In the event of emergency, remove shirt

Emergency Bra developer Elena Bodnar unveils its male counterpart at MIT this week--an emergency dress shirt with a filtration panel sewn across the shoulders.

MIT Museum Director John Durant models Eleana Bodner's prototype Emergency Dress Shirt yesterday. Bodner, right, explains step 5 of how it converts into a breathing mask. Darren Garnick, Boston Herald

First, the bra that is meant to be taken off won an Ig Nobel award in October 2009. Then, just last week, the inventor unleashed the lacy gas masks on the open undergarment market at $29.99 a pop.

At the risk of overkill, this third (and likely final) mention of the bra is to put to rest all the rumors of just what the male counterpart will be. And no, it is not a jock strap.

Dr. Elena Bodnar first invented the Emergency Bra, which is now available for $29.99. ebbra.com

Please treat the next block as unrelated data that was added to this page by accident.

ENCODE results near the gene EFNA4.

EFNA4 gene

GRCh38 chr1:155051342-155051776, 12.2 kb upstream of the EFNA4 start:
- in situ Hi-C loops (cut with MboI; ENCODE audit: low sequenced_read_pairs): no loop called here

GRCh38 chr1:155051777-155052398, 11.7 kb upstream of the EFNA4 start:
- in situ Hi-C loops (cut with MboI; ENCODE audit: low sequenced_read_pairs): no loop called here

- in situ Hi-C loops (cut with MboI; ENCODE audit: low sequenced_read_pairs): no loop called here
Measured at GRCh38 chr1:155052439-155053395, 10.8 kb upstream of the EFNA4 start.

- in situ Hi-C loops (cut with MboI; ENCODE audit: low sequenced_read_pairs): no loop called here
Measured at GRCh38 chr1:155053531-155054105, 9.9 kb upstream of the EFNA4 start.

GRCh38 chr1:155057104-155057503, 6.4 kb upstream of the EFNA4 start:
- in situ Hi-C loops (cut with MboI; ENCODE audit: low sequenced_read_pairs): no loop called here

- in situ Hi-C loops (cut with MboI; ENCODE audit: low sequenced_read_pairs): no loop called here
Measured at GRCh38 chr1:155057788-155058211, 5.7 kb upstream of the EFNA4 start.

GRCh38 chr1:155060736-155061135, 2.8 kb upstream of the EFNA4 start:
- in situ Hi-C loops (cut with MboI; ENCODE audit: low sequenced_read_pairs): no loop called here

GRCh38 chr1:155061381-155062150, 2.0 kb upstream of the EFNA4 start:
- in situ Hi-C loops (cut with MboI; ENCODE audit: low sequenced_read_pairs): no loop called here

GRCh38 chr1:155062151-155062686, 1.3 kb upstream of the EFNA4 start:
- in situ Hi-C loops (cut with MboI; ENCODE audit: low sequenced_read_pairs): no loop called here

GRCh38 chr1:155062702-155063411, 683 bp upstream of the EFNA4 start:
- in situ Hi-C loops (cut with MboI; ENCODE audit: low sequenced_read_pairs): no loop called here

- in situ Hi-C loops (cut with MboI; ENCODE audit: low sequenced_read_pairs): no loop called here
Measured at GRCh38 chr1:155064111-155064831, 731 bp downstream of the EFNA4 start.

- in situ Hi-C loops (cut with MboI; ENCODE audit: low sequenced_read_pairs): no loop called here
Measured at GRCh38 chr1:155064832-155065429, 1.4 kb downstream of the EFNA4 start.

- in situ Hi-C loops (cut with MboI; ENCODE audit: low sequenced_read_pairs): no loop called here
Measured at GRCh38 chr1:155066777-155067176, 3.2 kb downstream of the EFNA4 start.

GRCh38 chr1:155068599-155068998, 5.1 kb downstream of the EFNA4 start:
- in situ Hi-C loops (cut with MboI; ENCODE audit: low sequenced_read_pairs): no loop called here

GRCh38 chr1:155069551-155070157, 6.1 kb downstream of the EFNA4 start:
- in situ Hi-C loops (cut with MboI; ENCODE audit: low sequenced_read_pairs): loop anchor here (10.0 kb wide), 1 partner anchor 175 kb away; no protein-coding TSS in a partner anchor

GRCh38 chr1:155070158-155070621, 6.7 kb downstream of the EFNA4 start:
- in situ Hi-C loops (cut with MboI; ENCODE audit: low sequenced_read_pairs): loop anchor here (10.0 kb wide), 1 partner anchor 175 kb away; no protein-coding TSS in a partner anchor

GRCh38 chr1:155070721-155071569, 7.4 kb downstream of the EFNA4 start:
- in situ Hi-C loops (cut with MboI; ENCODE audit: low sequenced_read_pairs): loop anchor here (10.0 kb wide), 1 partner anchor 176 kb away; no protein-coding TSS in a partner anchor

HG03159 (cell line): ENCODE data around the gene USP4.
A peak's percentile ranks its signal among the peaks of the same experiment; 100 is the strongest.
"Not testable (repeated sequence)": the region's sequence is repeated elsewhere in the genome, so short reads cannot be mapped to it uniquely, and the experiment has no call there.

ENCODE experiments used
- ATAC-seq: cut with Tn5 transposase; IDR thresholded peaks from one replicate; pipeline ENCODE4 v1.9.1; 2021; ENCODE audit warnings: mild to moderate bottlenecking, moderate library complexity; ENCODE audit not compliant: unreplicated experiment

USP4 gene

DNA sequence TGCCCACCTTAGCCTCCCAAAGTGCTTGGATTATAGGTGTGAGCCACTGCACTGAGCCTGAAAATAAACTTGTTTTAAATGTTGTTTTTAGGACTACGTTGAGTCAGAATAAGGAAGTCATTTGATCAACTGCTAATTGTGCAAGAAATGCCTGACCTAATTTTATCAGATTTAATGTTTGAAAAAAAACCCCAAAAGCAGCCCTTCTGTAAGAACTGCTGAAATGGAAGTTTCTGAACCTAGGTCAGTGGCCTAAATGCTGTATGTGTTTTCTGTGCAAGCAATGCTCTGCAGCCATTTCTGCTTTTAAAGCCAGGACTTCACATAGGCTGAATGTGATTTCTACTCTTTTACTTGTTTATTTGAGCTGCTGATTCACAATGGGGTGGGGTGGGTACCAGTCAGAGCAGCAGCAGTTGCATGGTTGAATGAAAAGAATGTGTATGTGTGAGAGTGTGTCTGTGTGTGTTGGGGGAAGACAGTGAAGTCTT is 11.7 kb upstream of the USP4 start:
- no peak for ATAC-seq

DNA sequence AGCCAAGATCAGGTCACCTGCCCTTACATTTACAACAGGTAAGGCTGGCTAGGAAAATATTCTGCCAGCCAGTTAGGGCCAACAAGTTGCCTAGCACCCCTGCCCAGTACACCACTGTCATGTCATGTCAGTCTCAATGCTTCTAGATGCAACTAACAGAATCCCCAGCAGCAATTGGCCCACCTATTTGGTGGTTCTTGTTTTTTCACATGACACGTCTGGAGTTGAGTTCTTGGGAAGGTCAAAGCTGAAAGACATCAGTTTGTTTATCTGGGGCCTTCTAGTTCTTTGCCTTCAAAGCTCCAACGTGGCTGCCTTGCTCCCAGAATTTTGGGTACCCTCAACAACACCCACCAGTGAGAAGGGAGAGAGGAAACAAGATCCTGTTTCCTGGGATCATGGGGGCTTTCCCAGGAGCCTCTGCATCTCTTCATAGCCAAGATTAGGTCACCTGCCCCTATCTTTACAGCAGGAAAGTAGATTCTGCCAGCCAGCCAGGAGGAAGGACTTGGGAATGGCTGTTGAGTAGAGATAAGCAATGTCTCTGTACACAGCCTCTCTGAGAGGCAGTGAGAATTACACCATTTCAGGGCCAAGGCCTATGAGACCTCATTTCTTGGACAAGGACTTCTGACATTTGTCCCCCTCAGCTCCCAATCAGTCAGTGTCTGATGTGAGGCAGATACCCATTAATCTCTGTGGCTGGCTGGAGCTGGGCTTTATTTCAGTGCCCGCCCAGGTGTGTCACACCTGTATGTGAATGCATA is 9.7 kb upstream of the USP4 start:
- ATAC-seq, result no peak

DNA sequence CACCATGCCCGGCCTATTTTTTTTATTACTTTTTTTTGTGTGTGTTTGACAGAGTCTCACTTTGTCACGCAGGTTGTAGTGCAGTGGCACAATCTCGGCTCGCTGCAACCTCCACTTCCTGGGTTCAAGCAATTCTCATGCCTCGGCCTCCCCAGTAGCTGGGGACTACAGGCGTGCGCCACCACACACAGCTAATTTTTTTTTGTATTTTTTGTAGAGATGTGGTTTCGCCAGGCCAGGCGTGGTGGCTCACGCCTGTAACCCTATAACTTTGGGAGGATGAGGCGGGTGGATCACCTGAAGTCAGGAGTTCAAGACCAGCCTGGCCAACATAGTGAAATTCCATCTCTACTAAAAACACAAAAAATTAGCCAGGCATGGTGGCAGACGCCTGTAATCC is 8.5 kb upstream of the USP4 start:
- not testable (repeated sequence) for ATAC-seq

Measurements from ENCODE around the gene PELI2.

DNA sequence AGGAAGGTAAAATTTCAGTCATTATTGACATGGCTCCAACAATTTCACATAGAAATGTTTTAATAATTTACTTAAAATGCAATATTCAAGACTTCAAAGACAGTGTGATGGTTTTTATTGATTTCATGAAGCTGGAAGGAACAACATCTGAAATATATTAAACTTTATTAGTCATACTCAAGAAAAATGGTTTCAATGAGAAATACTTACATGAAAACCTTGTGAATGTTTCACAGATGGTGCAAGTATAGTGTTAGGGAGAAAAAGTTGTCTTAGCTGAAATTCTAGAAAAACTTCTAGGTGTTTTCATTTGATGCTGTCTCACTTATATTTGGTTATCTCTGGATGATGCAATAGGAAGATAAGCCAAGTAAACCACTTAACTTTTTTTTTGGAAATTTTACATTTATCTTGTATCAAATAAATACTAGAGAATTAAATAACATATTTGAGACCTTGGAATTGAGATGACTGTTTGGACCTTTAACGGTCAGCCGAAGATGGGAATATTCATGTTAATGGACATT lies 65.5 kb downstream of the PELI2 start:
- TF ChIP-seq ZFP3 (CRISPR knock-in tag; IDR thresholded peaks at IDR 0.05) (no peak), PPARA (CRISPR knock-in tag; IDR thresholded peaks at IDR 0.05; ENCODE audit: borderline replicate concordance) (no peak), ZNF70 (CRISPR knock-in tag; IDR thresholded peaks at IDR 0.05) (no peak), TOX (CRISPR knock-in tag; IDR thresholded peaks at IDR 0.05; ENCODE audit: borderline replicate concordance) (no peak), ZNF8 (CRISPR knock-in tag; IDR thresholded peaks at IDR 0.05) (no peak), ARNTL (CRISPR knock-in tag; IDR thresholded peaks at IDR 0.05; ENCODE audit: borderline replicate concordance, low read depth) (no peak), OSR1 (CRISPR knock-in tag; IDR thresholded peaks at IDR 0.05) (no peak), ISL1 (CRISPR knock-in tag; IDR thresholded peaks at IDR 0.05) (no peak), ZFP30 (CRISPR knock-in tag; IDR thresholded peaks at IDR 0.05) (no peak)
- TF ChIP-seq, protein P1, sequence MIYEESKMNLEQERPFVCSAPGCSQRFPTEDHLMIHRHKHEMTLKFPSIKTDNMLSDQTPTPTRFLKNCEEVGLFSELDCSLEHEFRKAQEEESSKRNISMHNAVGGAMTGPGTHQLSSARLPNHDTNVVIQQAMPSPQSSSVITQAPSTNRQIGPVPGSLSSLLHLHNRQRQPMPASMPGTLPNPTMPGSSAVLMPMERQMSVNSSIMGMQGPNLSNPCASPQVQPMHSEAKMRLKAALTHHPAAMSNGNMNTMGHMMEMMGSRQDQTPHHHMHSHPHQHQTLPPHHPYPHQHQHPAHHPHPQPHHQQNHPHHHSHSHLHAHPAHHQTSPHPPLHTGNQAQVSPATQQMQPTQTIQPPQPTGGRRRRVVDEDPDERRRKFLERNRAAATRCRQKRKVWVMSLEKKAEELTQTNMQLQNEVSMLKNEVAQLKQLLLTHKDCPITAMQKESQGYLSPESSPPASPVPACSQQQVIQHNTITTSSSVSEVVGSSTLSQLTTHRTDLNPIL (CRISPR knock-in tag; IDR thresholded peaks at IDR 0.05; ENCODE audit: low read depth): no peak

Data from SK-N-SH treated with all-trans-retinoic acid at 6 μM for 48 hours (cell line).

Boston Herald's Working Stiff columnist Darren Garnick, who reports this morning from the trenches at MIT, tells us that Dr. Elena Bodnar has whipped up an Emergency Dress Shirt suitable for such dangerous events as fires, explosions, and chemical attacks.

It's really a shame. Just as the Emergency Bra's rather narrow size range left the flat-chested A cups and well-endowed D cups alike wanting, so does the dress shirt leave those who work in their PJs or comic book T-shirts in the (dangerous particle) dust.

And even for those who do wear dress shirts regularly (and this includes women who like to wear men's dress shirts and/or do not like to wear bras), there is one wrinkle that needs to be ironed out: the shirt, which includes a filtration panel sewn across the shoulders, looks tricky to assemble, involving wrapping the shirt sleeves around the back of one's head with the end result resembling a confused (in that it is on a man) burqa.

Garnick reports that the emergency dress shirt is just a prototype, but that Bodnar expects to bring it to market by year's end. I applauded her gas mask bra, but the male version needs tweaking; the look on the face of the model, MIT Museum Director John Durant, says it all.

 

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